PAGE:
By Barb Cummings
Sequel to A Raising in the Sun
The morning paper was still scattered
across the kitchen island: headlines full of anthrax scares, neighborhood
squabbles with the zoning commission, and a string of burglaries down by the
docks. It was both reassuring and annoying, the way the world puttered
on oblivious to supernatural catastrophe. Giles supposed that those
responsible for averting mundane catastrophes would think much the same of
"...no, I don't know for how long. I'm
not even sure if." Buffy switched the phone from one shoulder to another,
broke an egg into the glass of pig's blood and cooking sherry on the counter
in front of her, and stirred vigorously. She was casual this morning
in grey workout pants and a pink spaghetti-strap top, her hair pulled back
in an all-business ponytail. Makeup obscured the evidence of too little
sleep beneath her eyes, and her movements were quick and efficient, but there
was tension below the surface, a sense of clockwork too tightly wound.
"I just need to know if you can take her on short notice. Yes or no,
Dad." She picked up a bottle of Worcestershire sauce in one hand and
Tabasco in the other, examined both with a dubious frown, then shrugged and
shook a generous dollop of each into the mix. "Fine. No, Mr.
Giles or Spike will drive her up if it turns out--Dad, if I have to drive
on the freeway there really will be an apocalypse. I'll let you know.
And thank you." With clench-jawed reluctance she added, "Say hi to
She stood blinking in the middle of the
kitchen for a moment, then rubbed her eyes. "Sorry. Sleepless
in Sunnydale. Did you want anything? Coffee, orange juice, pig's
blood if you're feeling adventurous? Totally covered in the beverage
"Surely after six years I've impressed
upon you that tea is the requisite drink for bad news. At least, until
after four in the afternoon, at which point Scotch becomes an acceptable
"Ah, so that's an English thing, not just
a vampire thing. Got it." Buffy began rummaging through canisters
and pulled out a handful of brightly colored foil packets. "Ummm...
I think these are all Tara's, but she won't mind. Would you like Lemon
Ginger Zest, Ginseng Goodness or Chamomile Raspberry Repose?"
"Er... surprise me." Spike's
gradual insinuation into the Summers household wasn't something he was entirely
comfortable with, but if it meant Buffy's indoctrination into the making of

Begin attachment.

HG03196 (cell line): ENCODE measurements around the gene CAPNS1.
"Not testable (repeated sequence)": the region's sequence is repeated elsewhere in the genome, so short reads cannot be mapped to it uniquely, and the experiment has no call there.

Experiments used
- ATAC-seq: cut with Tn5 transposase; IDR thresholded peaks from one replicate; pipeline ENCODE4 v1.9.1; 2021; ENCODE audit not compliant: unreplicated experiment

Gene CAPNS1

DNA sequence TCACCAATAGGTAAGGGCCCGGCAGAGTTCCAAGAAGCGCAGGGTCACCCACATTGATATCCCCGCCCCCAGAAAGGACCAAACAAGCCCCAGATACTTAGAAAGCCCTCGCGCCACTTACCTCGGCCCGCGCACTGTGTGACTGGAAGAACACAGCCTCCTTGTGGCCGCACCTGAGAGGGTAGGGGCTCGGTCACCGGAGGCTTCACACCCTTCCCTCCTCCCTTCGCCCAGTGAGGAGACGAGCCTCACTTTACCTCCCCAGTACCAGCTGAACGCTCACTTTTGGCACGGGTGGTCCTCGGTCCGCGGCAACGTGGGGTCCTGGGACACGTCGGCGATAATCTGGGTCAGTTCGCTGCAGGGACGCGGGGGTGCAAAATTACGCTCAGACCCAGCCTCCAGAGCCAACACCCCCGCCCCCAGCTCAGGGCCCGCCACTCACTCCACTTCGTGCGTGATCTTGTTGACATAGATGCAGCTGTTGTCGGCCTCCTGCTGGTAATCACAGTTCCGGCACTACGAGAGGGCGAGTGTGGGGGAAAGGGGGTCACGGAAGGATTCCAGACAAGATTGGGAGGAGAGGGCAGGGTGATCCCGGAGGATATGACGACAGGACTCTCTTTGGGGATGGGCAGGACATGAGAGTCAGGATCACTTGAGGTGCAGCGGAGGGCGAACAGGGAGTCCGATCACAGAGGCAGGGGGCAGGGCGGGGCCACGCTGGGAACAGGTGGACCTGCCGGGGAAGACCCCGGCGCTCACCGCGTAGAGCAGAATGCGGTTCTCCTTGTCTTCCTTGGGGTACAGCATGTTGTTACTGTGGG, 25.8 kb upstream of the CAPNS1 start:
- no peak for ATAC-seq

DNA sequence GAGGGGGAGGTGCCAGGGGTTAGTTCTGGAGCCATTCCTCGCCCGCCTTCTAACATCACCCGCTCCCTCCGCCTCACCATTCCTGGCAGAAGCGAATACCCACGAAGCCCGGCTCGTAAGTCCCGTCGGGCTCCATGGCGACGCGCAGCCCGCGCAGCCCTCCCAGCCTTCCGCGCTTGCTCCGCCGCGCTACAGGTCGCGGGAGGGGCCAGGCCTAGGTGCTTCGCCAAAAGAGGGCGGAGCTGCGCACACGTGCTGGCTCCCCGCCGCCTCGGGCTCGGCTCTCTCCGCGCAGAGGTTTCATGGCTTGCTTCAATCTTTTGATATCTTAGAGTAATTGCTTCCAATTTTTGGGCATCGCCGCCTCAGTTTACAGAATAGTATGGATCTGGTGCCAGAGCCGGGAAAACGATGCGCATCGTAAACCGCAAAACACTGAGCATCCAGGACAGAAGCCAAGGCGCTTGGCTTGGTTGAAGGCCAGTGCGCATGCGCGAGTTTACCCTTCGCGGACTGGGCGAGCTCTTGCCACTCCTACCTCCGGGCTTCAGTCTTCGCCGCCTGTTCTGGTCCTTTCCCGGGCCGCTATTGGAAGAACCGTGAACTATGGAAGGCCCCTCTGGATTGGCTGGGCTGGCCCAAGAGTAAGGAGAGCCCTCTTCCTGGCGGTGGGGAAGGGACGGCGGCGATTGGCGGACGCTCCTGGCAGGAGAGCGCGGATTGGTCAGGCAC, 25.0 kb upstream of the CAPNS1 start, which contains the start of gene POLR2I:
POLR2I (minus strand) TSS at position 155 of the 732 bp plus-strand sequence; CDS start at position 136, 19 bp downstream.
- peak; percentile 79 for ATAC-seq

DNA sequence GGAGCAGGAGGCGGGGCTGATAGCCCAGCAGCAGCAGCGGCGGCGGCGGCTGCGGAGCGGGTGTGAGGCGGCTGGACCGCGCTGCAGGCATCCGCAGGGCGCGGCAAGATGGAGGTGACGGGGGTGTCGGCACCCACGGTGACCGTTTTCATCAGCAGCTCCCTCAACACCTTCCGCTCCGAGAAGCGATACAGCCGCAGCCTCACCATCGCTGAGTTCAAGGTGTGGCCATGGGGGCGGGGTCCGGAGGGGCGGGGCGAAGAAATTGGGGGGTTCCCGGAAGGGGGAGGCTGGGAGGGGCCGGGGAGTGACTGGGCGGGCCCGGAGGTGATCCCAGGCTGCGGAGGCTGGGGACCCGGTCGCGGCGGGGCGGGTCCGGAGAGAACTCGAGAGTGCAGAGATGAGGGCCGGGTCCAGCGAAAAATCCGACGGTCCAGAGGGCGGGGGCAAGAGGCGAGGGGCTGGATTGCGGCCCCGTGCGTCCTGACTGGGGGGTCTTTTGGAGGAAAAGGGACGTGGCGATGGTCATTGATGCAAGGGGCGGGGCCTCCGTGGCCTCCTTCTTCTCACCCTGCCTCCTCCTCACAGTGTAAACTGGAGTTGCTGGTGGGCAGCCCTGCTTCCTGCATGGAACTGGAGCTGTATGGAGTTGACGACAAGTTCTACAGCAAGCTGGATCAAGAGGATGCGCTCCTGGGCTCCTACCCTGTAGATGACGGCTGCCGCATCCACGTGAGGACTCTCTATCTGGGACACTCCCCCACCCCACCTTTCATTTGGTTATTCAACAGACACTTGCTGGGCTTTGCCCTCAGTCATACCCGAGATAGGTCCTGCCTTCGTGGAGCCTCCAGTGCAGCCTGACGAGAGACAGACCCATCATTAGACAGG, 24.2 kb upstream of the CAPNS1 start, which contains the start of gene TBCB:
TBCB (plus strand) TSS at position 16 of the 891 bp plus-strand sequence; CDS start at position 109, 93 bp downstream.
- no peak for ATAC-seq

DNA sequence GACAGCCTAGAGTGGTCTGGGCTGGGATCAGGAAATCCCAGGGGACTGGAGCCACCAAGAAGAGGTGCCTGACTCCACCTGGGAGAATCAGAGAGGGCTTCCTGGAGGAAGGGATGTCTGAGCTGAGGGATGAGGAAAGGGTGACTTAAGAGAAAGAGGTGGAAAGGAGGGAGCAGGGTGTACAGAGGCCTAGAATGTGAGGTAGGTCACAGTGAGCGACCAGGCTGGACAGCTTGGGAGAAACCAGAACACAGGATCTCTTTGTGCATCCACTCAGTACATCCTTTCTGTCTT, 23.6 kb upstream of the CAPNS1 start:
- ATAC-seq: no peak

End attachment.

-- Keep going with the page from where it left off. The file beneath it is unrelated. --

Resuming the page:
a proper cuppa, perhaps it was worth estrangement from the Council.
"Morning, pet. Rupert. Won't
call it good." Spike slouched into the kitchen, massaging his temples
as if every separate hair follicle hurt, and proceeded to insinuate his arms
around Buffy. Buffy reached up and cupped the arch of his cheek in one
hand, and the vampire leaned into her touch with a low rumbling growl, nuzzling
her palm in a feral caress. The gesture was both tender and deeply
disturbing, and Giles looked away with the feeling he'd seen something raw
and private, and the even more uncomfortable realization that they'd trusted
him to see it--a trust that made him complicit in something he didn't fully
understand. In refusing Travers's proposal, he'd made a courageous stand
for principle, or the biggest mistake of his life.
Tara appeared at Giles's side as silently
as an apparition, and plunked a foot-tall stack of grimoires of assorted sizes
and degrees of decrepitude down on the kitchen island. Dawn followed
her in bearing the bells and candles. The younger Summers sister turned
mulish as she spotted the phone on the counter. "You're not gonna pack
me off to Dad's, are you?"
"It's one option." Buffy handed Spike
the glass of curdled reddish-brown goo and stuck Giles's teacup blithely in
the microwave. Giles winced and Spike went blank-eyed in horrified sympathy.
She turned to Tara, her face a study in harsh compassion. "Anything?"
"Maybe," Tara said. Her eyes were
red and her nose looked sore, but if she'd been crying, she'd not let it interfere
with her work. "Page ninety-four." She opened the spellbook at
the summit of the stack to the correct incantation and handed it to Giles.
"It's a spellcloak. You can cast it around buildings so only certain
types of people can see through it. There's a place in t-town that has
one--they say you c-can't even find it unless you're a demon or into black
"Rack's place?" Spike took a sniff
of the revolting-looking mixture Buffy'd concocted and disposed of it in three
ravenous gulps. He set his glass down and licked his chops with a nostalgic
air. "Haven't been there in an age. Dru and I used to..."
His eyes went to Dawn, and he cut himself off. "Clem was around when
it went in. He told me it took a full coven a fortnight's worth of
chanting and prancing about to set that one up."
Giles looked askance at Tara. "Are
you certain you're up for this?"
Tara's fingers knotted in the folds of
her skirt. "Willow could punch through any spell I can cast anyway,
so there's no sense in trying for strong. What I can manage will only
last a week or so, and it'll have to be very specific--generalities like 'no
violence' or 'no evil' are a lot harder to enforce than 'No Willow' or 'No